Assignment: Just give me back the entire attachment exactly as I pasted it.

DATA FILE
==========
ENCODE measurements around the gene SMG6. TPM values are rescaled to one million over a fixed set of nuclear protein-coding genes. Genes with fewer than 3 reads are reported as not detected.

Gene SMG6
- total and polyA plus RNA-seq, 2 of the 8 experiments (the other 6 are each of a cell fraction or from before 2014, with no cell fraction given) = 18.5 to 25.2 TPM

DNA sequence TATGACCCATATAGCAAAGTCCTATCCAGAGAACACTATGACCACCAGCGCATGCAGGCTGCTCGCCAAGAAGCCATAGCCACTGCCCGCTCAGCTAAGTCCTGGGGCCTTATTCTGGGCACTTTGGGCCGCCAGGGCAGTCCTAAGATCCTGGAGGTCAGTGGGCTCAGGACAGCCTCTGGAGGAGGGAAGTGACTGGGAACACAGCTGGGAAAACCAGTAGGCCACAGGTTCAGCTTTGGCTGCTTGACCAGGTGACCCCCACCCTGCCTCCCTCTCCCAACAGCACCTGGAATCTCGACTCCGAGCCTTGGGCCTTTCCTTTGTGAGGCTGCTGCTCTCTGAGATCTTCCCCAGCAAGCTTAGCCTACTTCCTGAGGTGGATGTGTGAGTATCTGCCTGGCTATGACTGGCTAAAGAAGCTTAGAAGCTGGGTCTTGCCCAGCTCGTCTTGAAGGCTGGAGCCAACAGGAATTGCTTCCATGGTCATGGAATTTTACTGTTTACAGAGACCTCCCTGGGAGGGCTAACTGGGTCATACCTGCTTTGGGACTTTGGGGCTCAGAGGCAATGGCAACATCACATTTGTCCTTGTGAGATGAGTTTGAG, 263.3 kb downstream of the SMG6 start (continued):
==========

ENCODE measurements around the gene SMG6. TPM values are rescaled to one million over a fixed set of nuclear protein-coding genes. Genes with fewer than 3 reads are reported as not detected.

Gene SMG6
- total and polyA plus RNA-seq, 2 of the 8 experiments (the other 6 are each of a cell fraction or from before 2014, with no cell fraction given) = 18.5 to 25.2 TPM

DNA sequence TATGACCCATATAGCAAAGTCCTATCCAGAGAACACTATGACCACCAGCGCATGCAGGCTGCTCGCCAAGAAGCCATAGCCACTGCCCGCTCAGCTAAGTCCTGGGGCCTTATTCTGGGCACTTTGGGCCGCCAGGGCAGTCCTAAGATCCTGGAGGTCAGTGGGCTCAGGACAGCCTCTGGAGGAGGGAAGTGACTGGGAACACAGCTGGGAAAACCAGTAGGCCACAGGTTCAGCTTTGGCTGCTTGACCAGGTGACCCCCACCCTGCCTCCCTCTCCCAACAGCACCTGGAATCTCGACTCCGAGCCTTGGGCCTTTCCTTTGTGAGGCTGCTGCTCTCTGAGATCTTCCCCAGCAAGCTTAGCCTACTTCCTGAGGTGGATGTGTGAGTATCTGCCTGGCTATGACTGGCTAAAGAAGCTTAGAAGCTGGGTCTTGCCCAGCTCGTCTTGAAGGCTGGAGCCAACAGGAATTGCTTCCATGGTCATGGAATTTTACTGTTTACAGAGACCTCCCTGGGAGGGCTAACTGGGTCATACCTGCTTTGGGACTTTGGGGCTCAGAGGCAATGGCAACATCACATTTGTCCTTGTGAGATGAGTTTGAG, 263.3 kb downstream of the SMG6 start (continued):